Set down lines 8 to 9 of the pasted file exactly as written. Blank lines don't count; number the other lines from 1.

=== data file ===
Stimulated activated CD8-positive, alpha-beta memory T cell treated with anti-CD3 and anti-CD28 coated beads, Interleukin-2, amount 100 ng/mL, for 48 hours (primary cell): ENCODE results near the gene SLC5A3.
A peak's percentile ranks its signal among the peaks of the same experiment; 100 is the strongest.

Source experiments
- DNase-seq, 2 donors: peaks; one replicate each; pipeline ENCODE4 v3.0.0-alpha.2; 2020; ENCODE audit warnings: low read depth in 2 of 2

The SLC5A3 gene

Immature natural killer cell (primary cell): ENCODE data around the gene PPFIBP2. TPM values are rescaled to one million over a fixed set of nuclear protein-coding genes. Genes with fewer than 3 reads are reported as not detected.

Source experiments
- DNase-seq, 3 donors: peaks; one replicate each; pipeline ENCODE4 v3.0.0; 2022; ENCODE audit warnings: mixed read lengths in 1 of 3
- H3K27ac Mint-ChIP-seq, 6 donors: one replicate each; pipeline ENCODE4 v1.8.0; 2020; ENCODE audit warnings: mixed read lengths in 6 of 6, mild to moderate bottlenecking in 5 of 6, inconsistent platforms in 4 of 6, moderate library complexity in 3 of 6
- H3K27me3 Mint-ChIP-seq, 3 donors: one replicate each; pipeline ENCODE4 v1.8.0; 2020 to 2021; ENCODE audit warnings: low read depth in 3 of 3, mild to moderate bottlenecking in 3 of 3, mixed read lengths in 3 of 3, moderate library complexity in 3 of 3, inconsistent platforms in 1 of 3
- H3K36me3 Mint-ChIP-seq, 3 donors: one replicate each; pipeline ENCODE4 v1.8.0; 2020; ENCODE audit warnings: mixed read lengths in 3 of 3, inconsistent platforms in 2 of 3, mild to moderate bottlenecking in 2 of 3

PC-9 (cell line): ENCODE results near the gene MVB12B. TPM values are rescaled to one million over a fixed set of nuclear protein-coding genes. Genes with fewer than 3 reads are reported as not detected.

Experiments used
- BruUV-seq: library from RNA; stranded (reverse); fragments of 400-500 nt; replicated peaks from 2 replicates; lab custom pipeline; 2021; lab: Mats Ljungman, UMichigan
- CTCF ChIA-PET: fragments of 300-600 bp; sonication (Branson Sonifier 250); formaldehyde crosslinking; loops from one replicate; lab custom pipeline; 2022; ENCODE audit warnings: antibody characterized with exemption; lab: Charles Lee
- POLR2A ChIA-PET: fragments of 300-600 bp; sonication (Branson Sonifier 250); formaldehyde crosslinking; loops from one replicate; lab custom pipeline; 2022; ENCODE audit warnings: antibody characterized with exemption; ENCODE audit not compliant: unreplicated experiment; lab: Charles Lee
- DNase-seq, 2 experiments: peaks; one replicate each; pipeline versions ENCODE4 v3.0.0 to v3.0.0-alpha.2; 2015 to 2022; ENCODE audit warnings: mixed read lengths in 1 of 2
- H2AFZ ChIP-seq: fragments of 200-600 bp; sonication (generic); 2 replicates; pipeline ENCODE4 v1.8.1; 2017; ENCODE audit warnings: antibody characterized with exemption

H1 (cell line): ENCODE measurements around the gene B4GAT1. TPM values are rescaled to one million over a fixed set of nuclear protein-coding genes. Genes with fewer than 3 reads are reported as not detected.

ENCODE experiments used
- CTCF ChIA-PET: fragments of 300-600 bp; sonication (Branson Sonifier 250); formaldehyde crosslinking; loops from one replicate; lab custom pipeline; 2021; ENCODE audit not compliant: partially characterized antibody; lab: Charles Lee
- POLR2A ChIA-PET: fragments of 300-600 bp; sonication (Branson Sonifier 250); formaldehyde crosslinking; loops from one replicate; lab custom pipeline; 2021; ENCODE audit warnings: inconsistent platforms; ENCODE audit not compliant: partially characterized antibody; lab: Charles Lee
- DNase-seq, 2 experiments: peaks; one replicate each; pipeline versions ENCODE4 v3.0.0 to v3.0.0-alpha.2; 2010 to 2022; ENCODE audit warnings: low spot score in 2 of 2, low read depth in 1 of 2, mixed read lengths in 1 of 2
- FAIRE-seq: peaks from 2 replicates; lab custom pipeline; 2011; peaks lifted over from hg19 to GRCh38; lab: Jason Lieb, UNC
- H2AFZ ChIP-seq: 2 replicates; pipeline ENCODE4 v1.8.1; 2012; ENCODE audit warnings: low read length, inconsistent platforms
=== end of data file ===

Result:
- DNase-seq, 3 donors: peaks; one replicate each; pipeline ENCODE4 v3.0.0; 2022; ENCODE audit warnings: mixed read lengths in 1 of 3
- H3K27ac Mint-ChIP-seq, 6 donors: one replicate each; pipeline ENCODE4 v1.8.0; 2020; ENCODE audit warnings: mixed read lengths in 6 of 6, mild to moderate bottlenecking in 5 of 6, inconsistent platforms in 4 of 6, moderate library complexity in 3 of 6